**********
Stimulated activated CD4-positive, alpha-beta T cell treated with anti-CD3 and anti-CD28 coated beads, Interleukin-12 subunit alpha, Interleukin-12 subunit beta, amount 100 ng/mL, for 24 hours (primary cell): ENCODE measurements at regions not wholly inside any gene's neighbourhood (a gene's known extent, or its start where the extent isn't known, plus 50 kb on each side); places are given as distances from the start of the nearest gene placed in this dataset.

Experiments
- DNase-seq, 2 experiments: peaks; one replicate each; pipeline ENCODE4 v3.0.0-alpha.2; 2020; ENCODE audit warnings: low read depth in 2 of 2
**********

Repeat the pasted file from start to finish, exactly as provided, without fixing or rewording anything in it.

Stimulated activated CD4-positive, alpha-beta T cell treated with anti-CD3 and anti-CD28 coated beads, Interleukin-12 subunit alpha, Interleukin-12 subunit beta, amount 100 ng/mL, for 24 hours (primary cell): ENCODE measurements at regions not wholly inside any gene's neighbourhood (a gene's known extent, or its start where the extent isn't known, plus 50 kb on each side); places are given as distances from the start of the nearest gene placed in this dataset.

Experiments
- DNase-seq, 2 experiments: peaks; one replicate each; pipeline ENCODE4 v3.0.0-alpha.2; 2020; ENCODE audit warnings: low read depth in 2 of 2